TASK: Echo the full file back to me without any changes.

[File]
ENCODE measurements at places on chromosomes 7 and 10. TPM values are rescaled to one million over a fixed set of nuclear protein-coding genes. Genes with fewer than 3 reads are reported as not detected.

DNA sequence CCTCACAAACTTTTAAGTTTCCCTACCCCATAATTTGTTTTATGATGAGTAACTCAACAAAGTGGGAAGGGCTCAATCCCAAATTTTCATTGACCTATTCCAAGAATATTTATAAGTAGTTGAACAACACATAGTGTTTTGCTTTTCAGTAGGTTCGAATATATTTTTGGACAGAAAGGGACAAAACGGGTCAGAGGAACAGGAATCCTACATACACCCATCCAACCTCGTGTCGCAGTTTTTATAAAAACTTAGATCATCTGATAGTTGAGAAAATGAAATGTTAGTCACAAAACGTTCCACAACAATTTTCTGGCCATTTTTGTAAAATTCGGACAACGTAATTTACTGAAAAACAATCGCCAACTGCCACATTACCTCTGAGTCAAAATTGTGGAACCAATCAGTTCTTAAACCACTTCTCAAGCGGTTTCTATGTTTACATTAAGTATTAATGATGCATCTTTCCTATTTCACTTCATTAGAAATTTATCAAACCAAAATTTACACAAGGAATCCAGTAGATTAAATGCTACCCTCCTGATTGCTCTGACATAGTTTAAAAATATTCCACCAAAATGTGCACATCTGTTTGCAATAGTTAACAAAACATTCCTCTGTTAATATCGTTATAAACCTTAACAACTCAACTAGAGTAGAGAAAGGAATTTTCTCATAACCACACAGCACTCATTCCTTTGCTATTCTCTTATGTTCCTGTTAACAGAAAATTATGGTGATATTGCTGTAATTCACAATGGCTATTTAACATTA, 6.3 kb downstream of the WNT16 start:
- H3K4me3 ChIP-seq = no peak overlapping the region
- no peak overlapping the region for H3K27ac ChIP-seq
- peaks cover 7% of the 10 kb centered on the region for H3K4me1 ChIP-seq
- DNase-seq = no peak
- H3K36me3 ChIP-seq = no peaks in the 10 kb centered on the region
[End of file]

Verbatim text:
ENCODE measurements at places on chromosomes 7 and 10. TPM values are rescaled to one million over a fixed set of nuclear protein-coding genes. Genes with fewer than 3 reads are reported as not detected.

DNA sequence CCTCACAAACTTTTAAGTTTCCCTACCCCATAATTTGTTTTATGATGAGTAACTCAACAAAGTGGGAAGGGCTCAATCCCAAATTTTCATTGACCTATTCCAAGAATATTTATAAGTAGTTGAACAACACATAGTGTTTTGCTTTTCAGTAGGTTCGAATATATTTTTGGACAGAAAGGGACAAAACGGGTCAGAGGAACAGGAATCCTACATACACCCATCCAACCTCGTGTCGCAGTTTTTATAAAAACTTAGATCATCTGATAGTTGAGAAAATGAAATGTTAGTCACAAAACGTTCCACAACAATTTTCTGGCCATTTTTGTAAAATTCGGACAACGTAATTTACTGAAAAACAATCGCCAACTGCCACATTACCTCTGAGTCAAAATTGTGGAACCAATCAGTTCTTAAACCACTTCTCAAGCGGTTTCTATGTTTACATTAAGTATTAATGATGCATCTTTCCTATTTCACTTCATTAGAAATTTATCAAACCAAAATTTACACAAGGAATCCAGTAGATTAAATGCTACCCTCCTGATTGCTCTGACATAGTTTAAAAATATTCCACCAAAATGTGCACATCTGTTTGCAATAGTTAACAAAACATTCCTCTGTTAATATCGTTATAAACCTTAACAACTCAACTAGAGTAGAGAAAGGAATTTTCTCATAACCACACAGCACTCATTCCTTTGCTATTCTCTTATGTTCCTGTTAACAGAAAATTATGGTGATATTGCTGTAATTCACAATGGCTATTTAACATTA, 6.3 kb downstream of the WNT16 start:
- H3K4me3 ChIP-seq = no peak overlapping the region
- no peak overlapping the region for H3K27ac ChIP-seq
- peaks cover 7% of the 10 kb centered on the region for H3K4me1 ChIP-seq
- DNase-seq = no peak
- H3K36me3 ChIP-seq = no peaks in the 10 kb centered on the region